This is absolutely wonderful! I strongly feel children with limited language should have communication devices and be taught how to type. I am honored to say I know Michelle. She is a truly devoted mother and very hard working lady. My son has autism and was non-verbal till 6 years old. He still struggles with use of language but he is making progress. I can truly appreciate the magnitude of a child asking for help for the first time. I hope Jackson will continue to use his words to communicate. Nothing is more touching to a parent than knowing what their child is thinking. Kudos to Jackson and Michelle!


Echoing all the wonderfuls!

And lots of us on Long Island.

And with love uggesting again www.IAHP.org Such a miracle for us 40 years ago.


Michele thats so amazing. What a huge milestone for you all xoxo you are an amazing person xo

 Teresa Conrick

What a great event for your family and Jackson! We are not there yet with Megan but I still have good hope. The fact that he had Strep of course, leads me back to how our kids have such poor immune systems and harbor so many pathogens and not enough good guys.

Such an inspiring story. Thanks for sharing!




A testament to your devotion to your family! So happy for all if you.

The Kelly's

That is such a beautiful story, and gives me great hope that one day I may share the same story. As your story has show we must never give up hope, our children can do the unthinkable when we least expect it. 😌


have you researched PANDA ? I think its an illness caused by strep. Bless you and your family.....I feel your struggle and your love for your children. Take care from another mom with a special child

Dawn DiMarco

I love this story...my eyes filled too!
Functional communication!

Lori O

An incredibly hopeful story to read, thank you! I pray for this very type of self advocacy for my son. He's 11 and just learning to type for this very reason.

Liz P

Well done, Jackson - a giant leap toward self advocacy and actual ideation!!! Time for a party for all involved!

Susan Palermo

Thank you for sharing your story! So happy to hear Jackson is expressing his needs to you! You are a super strong Momma!! You inspire many!! ❤️❤️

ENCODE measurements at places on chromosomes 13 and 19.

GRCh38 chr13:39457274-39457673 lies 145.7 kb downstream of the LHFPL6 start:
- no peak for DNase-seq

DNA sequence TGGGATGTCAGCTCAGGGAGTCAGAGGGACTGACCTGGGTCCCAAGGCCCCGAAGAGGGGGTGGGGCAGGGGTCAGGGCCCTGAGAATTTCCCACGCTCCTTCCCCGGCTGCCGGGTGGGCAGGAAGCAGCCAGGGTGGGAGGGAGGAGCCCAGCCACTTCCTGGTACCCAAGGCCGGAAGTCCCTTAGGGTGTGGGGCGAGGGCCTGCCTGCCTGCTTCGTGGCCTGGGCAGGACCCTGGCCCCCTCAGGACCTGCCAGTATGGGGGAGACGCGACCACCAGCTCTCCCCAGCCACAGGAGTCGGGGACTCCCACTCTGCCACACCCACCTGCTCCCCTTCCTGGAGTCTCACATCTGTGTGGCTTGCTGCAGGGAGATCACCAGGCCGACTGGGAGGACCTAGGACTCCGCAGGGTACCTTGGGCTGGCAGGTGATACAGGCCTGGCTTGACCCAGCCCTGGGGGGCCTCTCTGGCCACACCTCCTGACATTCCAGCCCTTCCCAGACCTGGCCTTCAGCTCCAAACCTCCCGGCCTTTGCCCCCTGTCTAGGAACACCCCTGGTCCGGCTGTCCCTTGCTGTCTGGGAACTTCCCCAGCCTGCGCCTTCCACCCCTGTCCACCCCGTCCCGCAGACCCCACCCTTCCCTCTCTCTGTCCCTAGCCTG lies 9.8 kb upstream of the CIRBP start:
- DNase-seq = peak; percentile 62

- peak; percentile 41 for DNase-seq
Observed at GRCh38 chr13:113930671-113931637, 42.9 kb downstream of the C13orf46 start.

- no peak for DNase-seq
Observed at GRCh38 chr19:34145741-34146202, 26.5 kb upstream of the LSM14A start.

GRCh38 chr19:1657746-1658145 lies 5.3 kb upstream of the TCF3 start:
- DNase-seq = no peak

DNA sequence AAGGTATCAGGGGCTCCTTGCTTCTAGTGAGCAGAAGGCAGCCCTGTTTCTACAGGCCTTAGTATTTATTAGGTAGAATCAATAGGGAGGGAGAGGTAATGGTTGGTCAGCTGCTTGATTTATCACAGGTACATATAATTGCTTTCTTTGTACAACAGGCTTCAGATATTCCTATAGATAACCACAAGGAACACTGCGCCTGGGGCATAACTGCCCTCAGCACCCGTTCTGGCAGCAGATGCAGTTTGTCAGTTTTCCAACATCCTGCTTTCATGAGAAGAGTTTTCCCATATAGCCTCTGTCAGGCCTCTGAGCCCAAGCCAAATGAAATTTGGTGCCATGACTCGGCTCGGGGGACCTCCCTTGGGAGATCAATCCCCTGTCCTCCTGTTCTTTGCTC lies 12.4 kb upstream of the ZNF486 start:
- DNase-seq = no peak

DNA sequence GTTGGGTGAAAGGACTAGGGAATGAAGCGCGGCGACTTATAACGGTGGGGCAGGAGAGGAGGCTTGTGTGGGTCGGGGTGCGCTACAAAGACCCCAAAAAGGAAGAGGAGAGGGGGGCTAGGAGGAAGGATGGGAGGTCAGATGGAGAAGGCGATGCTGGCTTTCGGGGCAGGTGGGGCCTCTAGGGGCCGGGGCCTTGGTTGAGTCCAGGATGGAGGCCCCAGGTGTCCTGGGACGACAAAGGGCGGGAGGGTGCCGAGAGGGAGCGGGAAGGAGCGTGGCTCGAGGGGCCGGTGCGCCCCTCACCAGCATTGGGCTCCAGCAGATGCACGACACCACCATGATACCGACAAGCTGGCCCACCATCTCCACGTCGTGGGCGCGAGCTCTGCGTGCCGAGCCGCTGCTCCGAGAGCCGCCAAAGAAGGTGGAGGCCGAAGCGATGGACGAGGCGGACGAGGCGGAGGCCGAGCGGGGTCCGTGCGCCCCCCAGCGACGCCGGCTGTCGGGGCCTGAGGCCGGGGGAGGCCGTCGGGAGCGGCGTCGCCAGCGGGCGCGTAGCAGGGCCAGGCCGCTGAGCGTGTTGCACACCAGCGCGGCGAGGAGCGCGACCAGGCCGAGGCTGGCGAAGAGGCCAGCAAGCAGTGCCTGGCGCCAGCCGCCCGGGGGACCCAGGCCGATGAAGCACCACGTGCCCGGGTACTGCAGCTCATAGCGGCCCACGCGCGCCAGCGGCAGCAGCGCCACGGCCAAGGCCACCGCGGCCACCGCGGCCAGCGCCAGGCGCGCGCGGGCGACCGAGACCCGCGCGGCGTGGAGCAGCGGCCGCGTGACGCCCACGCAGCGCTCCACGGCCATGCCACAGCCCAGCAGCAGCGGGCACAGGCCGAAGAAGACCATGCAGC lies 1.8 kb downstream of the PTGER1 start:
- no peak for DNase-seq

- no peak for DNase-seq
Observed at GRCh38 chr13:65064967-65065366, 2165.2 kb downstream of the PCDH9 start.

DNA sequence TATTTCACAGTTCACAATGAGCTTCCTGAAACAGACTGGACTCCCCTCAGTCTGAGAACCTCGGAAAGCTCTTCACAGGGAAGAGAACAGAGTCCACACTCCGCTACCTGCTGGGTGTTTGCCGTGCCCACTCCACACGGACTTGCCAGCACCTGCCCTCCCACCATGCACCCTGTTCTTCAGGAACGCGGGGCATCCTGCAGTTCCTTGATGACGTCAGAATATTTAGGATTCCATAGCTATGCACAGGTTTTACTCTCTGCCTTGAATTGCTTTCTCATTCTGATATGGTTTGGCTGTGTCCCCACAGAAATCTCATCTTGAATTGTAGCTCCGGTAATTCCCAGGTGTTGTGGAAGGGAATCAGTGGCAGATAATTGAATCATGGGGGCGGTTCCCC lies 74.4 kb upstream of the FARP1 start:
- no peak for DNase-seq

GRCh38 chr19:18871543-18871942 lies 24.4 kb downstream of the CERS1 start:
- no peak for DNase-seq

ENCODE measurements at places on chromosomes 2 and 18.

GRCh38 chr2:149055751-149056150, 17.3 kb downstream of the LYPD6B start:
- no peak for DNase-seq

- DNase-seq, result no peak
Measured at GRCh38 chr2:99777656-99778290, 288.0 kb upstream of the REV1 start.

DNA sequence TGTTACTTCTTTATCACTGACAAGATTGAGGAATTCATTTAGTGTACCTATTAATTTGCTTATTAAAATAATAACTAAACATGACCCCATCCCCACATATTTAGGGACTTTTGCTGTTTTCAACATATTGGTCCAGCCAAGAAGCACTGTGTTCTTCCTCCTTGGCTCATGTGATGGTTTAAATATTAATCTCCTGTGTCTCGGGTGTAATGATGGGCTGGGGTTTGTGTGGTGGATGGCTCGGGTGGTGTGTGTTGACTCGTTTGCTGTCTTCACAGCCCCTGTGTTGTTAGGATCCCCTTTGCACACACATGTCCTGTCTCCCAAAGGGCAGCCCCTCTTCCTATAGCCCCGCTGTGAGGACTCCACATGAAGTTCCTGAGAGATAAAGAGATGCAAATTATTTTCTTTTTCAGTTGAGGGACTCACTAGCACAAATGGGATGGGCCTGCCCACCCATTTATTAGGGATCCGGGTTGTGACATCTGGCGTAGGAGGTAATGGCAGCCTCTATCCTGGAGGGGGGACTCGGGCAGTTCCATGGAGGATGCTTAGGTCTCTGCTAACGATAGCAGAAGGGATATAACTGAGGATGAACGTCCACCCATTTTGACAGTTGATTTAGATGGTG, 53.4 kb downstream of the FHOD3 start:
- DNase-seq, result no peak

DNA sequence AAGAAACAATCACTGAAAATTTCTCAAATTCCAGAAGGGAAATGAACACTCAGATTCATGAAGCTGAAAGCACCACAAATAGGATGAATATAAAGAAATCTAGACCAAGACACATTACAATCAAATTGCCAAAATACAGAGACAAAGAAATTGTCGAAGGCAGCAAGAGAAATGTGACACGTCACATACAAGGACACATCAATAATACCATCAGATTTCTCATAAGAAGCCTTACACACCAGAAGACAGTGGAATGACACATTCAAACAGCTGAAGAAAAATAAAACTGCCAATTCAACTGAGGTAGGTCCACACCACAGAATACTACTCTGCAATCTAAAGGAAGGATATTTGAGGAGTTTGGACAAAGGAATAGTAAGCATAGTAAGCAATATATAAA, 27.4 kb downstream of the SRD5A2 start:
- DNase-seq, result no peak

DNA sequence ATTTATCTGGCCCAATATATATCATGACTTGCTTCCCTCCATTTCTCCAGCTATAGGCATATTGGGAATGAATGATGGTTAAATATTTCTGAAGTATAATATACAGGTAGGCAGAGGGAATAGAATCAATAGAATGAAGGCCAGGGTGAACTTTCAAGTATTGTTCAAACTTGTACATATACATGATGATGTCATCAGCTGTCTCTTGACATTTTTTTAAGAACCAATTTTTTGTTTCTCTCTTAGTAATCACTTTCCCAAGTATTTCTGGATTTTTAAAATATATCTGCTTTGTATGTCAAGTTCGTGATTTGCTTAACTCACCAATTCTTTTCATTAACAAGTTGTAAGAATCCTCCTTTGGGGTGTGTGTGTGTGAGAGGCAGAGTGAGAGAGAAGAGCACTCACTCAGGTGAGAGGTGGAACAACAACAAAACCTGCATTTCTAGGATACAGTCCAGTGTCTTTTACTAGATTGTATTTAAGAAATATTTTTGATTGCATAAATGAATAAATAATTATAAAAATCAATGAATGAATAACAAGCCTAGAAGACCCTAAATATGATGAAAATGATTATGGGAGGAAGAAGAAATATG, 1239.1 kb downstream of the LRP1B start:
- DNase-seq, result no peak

The God of Small Things

This is a wonderful story with a happy ending but it also illustrates the woeful predicament of so many autistic people and their families - most often this will be a story where nothing neat happens in the end and the child won't even open their mouth, or trust anyone to look inside - won't in fact be able to tell anyone there is anything wrong. A world away from Steve Silverman, John Donvon, Kimerley Rutan McCafferty and the merchants of autism flannel (to call it something polite).


amazing triumph!


Such a great story & milestone reached! So happy for all of you!

Jami Ashendorf

Michele, I am so happy for you and Jackson. Amazing growth from when we met at the age of 5. You and Ralph must be so proud! I loved reading this. Thanks for sharing.


Wow so wonderful and what a smart kid! Michele, have you looked into RPM (Rapid Prompting Method) with him? I bet he would do great. Read Soma's books. So many kids are really doing well with RPM.


Yayyyyy Jackson! I am so happy for you both!

Grace Green

Well done, Jackson, Michele and your doctor! As someone with a BA degree I can tell you that even I often have great difficulty knowing where the pain is coming from. I have to think very hard and try a few things out. Unfortunately I have a doctor who just keeps repeating "what do you want me to do?" and never does any tests! Dr. Wakefield has said, "When in doubt examine the patient." The other side of communication from ASD people self-advocating is people who are willing to spend time trying to understand.